IS has lost 60% of territory and 80% revenue

Brett McGurk (2nd-right), US special Presidential Envoy for the Global Coalition to Counter IS, and Rupert Jones (left), deputy commander of Combined Joint Task Force — Operation Inherent Resolve (CJTF-OIR), arrive for a meeting with the Tabqa Civil Council in the town of Tabqa, about 55 kilometres (35 miles) west of Raqqa city on June 29.

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Arab Times
IS has lost 60% of territory and 80% revenue

The Islamic State group has lost more than 60 percent of its territory and 80 percent of its revenue, an analysis firm said Thursday, as the jihadist “caliphate” turns three. The group declared its selfstyled “caliphate” across swathes of Iraq and Syria on June 29, 2014, prompting the formation of a US-lead coalition in a bid to halt its advance.

In January 2015, IS jihadists controlled about 90,800 square kilometres, but by June 2017, that number dropped to 36,200, said IHS Markit. The biggest fall was in the first six months of 2017, when IS lost around 24,000 square kilometres of territory. “The Islamic State’s rise and fall has been characterised by rapid inflation, followed by steady decline,” said Columb Strack, senior Middle East analyst at IHS Markit. “Three years after the ‘caliphate’ was declared, it is evident that the group’s governance project has failed,” Strack said. IS is facing swelling pressure from coalition-backed assaults on its twin capitals: Raqqa in Syria and Mosul in neighbouring Iraq.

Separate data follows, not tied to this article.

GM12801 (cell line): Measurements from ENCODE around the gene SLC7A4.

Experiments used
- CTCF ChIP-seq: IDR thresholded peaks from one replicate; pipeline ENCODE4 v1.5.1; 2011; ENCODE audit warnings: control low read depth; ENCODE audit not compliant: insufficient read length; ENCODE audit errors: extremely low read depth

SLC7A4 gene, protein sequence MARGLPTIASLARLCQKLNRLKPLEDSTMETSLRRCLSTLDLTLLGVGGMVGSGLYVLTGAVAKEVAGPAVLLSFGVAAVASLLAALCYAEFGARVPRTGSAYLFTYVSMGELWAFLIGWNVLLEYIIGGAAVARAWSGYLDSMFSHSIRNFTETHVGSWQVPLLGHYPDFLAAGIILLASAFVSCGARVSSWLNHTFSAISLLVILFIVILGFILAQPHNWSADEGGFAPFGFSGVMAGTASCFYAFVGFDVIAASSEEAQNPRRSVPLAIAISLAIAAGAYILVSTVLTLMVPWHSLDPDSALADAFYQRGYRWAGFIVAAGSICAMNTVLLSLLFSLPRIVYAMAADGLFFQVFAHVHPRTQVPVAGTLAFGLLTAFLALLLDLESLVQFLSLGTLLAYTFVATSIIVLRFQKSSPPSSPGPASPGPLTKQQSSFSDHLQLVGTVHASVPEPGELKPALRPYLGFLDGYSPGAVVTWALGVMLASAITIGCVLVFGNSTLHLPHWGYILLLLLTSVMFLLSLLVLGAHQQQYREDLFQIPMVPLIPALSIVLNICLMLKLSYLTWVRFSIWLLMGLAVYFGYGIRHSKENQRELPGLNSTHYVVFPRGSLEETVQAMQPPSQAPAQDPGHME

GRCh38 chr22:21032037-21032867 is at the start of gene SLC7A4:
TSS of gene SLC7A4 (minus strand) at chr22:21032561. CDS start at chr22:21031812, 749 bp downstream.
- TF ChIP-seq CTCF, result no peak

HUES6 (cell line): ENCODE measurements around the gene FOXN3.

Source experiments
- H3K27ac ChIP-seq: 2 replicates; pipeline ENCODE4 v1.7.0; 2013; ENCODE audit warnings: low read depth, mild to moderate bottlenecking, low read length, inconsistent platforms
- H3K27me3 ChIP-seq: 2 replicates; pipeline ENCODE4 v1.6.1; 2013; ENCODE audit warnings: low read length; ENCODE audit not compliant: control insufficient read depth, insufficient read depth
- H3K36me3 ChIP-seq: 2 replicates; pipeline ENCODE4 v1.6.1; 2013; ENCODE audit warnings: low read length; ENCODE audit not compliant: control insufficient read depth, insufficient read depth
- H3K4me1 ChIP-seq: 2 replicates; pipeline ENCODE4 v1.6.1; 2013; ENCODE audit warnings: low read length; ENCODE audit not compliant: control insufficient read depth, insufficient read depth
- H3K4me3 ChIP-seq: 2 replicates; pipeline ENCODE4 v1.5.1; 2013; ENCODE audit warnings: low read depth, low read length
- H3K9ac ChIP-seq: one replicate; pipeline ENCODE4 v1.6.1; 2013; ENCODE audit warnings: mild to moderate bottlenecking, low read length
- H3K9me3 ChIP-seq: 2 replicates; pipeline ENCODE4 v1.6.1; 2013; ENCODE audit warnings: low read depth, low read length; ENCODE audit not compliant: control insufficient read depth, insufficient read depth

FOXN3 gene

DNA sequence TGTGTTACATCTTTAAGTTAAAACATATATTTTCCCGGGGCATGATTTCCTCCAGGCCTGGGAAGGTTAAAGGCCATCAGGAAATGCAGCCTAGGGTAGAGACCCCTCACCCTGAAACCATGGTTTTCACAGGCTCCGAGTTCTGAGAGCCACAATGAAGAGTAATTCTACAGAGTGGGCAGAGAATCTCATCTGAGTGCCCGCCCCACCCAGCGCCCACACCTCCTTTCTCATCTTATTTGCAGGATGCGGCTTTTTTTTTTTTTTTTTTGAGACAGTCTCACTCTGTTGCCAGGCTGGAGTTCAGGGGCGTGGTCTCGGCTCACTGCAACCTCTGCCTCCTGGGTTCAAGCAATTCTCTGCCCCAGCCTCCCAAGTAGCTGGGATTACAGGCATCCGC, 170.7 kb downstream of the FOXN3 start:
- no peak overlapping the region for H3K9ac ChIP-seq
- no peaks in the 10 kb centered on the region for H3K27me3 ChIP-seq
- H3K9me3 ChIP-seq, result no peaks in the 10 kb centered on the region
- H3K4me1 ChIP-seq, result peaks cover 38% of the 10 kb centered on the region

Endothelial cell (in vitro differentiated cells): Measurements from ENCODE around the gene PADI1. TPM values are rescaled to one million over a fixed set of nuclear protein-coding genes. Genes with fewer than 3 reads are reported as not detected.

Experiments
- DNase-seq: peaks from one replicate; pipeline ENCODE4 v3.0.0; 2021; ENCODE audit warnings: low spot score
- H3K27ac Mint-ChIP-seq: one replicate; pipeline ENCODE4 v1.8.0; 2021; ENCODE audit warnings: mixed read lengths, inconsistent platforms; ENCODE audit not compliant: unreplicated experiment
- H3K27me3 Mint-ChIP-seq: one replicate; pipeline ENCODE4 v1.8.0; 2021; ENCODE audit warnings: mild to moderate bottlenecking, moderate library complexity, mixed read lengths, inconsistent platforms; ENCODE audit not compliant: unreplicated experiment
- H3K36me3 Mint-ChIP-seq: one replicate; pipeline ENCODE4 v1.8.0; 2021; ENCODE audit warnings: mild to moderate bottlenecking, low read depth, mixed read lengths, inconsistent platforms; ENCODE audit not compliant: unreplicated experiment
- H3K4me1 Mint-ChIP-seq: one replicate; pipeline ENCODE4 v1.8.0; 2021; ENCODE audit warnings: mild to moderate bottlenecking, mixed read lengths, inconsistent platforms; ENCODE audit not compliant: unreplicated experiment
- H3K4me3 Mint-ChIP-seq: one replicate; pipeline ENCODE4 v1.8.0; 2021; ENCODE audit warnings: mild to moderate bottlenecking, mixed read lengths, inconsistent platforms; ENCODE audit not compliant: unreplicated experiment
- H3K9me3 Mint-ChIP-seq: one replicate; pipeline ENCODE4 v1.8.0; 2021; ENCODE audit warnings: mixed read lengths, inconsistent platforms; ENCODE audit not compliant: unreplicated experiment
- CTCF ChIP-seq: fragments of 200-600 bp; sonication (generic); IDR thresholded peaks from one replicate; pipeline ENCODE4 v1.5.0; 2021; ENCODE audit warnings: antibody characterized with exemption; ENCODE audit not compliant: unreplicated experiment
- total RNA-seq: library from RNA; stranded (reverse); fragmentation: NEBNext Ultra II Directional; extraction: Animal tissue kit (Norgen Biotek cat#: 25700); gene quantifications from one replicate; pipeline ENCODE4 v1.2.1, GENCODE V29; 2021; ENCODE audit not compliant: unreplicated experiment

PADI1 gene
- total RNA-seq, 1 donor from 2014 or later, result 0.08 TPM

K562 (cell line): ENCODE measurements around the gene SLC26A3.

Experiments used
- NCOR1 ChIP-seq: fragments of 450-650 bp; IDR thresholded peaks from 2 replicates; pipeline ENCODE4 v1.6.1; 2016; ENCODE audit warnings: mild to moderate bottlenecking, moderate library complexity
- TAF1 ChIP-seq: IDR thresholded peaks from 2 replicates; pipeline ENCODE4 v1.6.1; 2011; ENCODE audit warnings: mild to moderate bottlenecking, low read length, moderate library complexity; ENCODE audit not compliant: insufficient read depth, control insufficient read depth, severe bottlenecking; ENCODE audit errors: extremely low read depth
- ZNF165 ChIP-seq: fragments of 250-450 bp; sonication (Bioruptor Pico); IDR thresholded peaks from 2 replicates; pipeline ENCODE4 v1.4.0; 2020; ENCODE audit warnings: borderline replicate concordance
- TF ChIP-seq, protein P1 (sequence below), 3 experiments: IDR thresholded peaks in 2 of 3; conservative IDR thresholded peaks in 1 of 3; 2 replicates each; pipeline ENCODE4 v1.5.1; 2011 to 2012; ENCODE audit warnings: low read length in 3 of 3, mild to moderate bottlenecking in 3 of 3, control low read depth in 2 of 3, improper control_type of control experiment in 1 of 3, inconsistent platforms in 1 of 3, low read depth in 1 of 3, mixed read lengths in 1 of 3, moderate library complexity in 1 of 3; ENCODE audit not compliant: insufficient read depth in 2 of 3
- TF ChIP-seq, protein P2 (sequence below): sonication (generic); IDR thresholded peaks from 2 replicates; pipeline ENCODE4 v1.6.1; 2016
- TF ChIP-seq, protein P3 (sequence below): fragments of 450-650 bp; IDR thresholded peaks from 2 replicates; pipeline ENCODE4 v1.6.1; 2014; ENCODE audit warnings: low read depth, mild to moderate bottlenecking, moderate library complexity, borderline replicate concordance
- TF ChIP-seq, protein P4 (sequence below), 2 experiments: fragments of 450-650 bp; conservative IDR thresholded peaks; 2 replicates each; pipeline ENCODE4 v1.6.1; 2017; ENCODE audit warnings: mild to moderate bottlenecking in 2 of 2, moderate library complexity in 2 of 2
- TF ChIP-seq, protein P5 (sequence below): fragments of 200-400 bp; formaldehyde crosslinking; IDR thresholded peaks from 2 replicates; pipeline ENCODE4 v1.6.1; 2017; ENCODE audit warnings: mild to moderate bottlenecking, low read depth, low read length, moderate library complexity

On Thursday, Iraqi forces said they had retaken control of the iconic mosque in Mosul where IS chief Abu Bakr al-Baghdadi made his only public appearance. With forces also bearing down on Raqqa in Syria, the remaining parts of IS’s so-called “caliphate” are unlikely to survive the end of the year, IHS said. The sharp decline in territory has also damaged IS’s ability to collect revenue from oil production and smuggling, taxation, confiscation, and other similar activities.

Revenue
IHS Markit said IS’s average monthly revenue has plummeted by 80 percent, from $81 million in the second quarter of 2015 to just $16 million in the second quarter of 2017. “Losing control of the heavily populated Iraqi city of Mosul, and oil rich areas in the Syrian provinces of Raqqa and Homs, has had a particularly significant impact on the group’s ability to generate revenue,” said senior analyst Ludovico Carlino. As a result, IS was likely to shift its funding structure towards “a future insurgency through a real-war economy”.

US-backed forces cut off the last escape route for the Islamic State group from Raqqa on Thursday, a monitor said, trapping the besieged jihadists inside their de facto Syrian capital. Fighters with the Syrian Democratic Forces captured two villages on the southern bank of the Euphrates River the jihadists had been passing through to withdraw from the city, the Syrian Observatory for Human Rights said.

It was the latest setback for IS, which declared its “caliphate” straddling Syria and Iraq three years ago but has since lost most of the territory it once controlled. It came too as Iraqi forces announced the recapture of an iconic mosque in IS’s last major Iraqi bastion Mosul, prompting Iraqi Prime Minister Haider al-Abadi to declare “the end” of the “fake” jihadist state.

The SDF, an alliance of Kurdish and Arab forces backed by the US-led anti-IS coalition, broke into Raqqa on June 6 after spending months chipping away at jihadist territory around the city. Its fighters have since captured two eastern and two western districts of the city and are pushing towards the city centre, where IS fighters are holding tens of thousands of civilians. The SDF had surrounded the jihadists from the north, east and west but they were still able to escape across the Euphrates, which forms the southern border of the city.